Top stories in higher ed for Tuesday
Lumina Foundation is committed to increasing the proportion of Americans with high-quality degrees, certificates and other credentials to 60 percent by 2025.
January 7, 2020
Jamie Merisotis
A ‘Wildly Intrusive’ Way to Help Older College Students Get Their Degrees
Jill Barshay, The Hechinger Report
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As Dara Byrne rose through the ranks of the administration at John Jay College for Criminal Justice—an institution known for training New York City’s future police officers—she noticed a mystery right on her campus: Why were 2,000 seniors, with only one year left to graduate, not enrolling in the fall?

Typically, colleges work on improving graduation rates by investing more in students when they first arrive on campus. But Byrne’s observation convinced her that she needed to turn this model around and nurture older, non-traditional learners at the end of their college careers.

Jamie Merisotis
From the Battlefield to the Classroom
Jeff Ryder, WorkingNation
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Roughly 200,000 military veterans transition into civilian life every year. Some of them go directly into the job market. Others, armed with the post-9/11 GI Bill, see a college education as a pathway to success after their military career has ended. 

The Warrior-Scholar Project is designed to help veterans make the jump from service to studies. The effort, which includes mentoring and other forms of guidance, is built on a series of highly intensive one- and two-week academic boot camps held at various colleges and universities around the country.

Jamie Merisotis
As DACA Decision Looms, Texas College Students Worry About Their Future
Lara Korte, Austin American-Statesman
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Martha Paz left Mexico with her family when she was only a few months old. For most of her life, Paz lived in a small town outside of Dallas with her parents and younger siblings. She worked hard to get good grades in school. 

Paz has temporary protection from deportation under the Deferred Action for Childhood Arrivals (DACA) program. Now a student at the University of Texas, she is working toward a degree in management information systems. But as early as this month, the U.S. Supreme Court could issue a decision that spells the end of deferred action for Paz and hundreds of thousands of other young immigrants looking to improve their future through education.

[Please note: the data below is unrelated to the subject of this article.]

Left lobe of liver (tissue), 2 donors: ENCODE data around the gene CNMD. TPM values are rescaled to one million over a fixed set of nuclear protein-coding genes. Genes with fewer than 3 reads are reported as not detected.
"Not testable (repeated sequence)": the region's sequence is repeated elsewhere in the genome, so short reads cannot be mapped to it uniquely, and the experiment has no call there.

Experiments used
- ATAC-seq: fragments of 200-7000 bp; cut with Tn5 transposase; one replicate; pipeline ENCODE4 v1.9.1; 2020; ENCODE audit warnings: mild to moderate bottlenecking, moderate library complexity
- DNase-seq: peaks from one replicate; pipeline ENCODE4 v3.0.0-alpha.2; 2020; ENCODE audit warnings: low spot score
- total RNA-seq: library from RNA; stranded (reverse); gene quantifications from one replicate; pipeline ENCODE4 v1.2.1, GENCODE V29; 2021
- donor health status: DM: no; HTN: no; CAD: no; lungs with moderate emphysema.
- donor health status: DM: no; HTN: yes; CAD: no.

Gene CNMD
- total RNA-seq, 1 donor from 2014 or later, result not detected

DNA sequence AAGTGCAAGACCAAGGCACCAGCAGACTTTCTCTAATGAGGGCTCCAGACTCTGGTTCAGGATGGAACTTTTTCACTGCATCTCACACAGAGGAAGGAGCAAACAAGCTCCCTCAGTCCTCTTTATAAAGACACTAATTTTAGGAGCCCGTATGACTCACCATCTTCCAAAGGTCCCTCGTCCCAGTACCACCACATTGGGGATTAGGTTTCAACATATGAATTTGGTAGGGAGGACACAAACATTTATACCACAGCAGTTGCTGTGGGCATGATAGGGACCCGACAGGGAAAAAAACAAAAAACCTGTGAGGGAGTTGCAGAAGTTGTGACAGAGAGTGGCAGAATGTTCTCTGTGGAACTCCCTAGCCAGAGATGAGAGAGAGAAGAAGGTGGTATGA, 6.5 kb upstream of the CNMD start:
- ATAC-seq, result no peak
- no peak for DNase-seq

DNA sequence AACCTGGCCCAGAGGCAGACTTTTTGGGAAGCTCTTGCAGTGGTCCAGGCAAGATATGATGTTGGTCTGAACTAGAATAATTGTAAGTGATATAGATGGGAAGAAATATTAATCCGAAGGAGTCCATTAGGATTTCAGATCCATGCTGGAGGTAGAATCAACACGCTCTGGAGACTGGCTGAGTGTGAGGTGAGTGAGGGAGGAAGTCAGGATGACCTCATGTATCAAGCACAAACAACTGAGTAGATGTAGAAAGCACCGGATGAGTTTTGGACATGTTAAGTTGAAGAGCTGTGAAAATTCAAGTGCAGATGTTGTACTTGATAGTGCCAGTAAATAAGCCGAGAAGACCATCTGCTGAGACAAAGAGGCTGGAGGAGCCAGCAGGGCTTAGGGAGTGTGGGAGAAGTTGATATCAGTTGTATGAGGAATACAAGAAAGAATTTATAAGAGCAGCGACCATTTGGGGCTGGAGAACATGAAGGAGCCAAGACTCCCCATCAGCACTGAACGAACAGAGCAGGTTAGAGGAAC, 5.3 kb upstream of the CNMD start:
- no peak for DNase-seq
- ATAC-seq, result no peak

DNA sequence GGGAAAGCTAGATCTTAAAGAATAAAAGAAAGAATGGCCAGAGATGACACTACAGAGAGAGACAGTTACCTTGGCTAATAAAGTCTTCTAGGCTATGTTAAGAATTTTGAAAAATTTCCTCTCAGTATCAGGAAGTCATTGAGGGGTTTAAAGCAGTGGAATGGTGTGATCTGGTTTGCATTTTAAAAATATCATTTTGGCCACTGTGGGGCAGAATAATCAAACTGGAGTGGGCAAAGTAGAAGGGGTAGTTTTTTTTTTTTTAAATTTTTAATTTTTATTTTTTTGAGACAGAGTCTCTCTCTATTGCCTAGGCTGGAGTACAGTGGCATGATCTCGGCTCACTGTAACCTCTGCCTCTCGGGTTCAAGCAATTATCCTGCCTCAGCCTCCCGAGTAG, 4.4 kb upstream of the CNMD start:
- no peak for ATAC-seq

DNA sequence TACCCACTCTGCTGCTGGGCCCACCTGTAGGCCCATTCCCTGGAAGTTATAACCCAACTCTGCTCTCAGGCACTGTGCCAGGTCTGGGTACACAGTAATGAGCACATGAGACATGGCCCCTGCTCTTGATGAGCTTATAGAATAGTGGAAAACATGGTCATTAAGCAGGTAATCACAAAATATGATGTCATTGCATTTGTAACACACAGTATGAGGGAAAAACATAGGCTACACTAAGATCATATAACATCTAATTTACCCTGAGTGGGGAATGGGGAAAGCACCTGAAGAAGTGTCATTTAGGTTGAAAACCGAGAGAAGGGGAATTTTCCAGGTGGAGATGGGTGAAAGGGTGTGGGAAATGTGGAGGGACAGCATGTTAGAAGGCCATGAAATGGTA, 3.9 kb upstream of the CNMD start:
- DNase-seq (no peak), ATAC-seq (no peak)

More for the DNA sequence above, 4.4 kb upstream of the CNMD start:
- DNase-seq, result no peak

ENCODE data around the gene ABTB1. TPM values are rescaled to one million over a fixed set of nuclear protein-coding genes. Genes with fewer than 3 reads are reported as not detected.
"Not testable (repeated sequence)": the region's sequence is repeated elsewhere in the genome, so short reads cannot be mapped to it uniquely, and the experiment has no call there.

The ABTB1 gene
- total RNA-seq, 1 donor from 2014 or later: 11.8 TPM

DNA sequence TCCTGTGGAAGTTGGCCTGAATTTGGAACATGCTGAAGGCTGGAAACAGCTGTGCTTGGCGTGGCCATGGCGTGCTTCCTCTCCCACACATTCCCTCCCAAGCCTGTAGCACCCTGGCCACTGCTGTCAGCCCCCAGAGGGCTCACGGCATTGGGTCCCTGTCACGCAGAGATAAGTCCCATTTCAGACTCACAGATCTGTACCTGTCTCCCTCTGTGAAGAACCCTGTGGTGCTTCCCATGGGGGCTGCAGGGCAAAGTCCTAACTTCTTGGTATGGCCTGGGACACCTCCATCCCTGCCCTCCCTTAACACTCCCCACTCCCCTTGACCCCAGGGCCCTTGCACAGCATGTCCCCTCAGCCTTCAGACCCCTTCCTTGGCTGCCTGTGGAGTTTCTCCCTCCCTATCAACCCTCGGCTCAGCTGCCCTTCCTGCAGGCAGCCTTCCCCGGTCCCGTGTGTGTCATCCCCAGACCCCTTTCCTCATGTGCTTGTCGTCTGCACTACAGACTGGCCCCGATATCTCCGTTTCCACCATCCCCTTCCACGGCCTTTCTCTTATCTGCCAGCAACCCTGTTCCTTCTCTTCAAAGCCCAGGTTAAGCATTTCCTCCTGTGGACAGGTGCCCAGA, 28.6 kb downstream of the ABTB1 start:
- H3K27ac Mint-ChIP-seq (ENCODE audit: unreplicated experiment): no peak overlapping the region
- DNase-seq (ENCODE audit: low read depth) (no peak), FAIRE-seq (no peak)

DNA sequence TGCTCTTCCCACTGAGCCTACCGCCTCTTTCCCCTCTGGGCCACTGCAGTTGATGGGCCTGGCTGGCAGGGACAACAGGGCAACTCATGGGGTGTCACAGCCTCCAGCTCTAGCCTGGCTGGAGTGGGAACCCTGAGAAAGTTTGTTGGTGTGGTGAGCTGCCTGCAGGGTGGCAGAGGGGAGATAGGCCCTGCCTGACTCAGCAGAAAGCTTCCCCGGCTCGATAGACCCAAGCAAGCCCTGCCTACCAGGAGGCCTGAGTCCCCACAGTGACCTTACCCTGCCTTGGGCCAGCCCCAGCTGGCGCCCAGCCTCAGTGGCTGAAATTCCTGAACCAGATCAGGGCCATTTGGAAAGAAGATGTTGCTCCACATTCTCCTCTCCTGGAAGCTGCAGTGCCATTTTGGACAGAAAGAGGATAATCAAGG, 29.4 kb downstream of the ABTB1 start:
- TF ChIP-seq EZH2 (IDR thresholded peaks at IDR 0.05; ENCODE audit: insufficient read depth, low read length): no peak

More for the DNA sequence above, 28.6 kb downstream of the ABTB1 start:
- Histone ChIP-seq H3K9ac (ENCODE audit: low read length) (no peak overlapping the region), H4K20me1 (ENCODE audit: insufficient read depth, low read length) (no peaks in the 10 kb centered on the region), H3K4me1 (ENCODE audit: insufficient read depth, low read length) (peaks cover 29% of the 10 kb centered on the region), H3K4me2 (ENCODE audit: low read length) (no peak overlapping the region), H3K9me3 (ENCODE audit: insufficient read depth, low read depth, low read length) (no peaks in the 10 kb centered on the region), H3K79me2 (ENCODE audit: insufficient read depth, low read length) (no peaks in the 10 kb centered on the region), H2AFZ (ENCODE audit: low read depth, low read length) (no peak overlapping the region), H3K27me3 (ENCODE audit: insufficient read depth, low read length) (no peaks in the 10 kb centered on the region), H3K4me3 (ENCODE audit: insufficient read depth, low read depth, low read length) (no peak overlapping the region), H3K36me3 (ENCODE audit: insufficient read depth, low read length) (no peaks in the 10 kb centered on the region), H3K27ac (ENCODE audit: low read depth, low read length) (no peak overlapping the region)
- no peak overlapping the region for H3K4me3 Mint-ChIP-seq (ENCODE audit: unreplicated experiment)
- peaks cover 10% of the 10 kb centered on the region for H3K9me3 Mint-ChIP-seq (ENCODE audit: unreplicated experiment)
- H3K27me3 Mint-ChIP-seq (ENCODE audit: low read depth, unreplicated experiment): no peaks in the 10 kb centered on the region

Jamie Merisotis
Revolutionary Thinking? Colleges Let Students Opt Out of Admissions Exams.
Stacy Teicher Khadaroo, The Christian Science Monitor
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Few things in life loom over American high school students more than college admissions tests. After years of toiling to earn good grades, years of slogging through Advanced Placement courses, and years of participating in extracurricular activities to burnish their credentials, many students take a test that they’ve been told can either catapult or crush their college hopes.

But now a movement is accelerating across the country, with more colleges giving students the choice of either submitting their SAT or ACT scores or not. It marks one of the biggest changes in college admissions in the past two decades.

Liberal Arts Align With Employer Needs
Rick Seltzer, Inside Higher Ed
At Rural Colleges, Workforce Development on a Budget
Ed Finkel, Community College Daily
Positive Picture for State Higher Ed Funding
Elizabeth Redden, Inside Higher Ed
Expanding Pathways to College
Scott Jaschik, Inside Higher Ed
Commentary: Why Colleges Should Require a Gap Year
Jonathan Zimmerman, The Chronicle of Higher Education
Expanding Access to College-Level Courses
Community College Research Center
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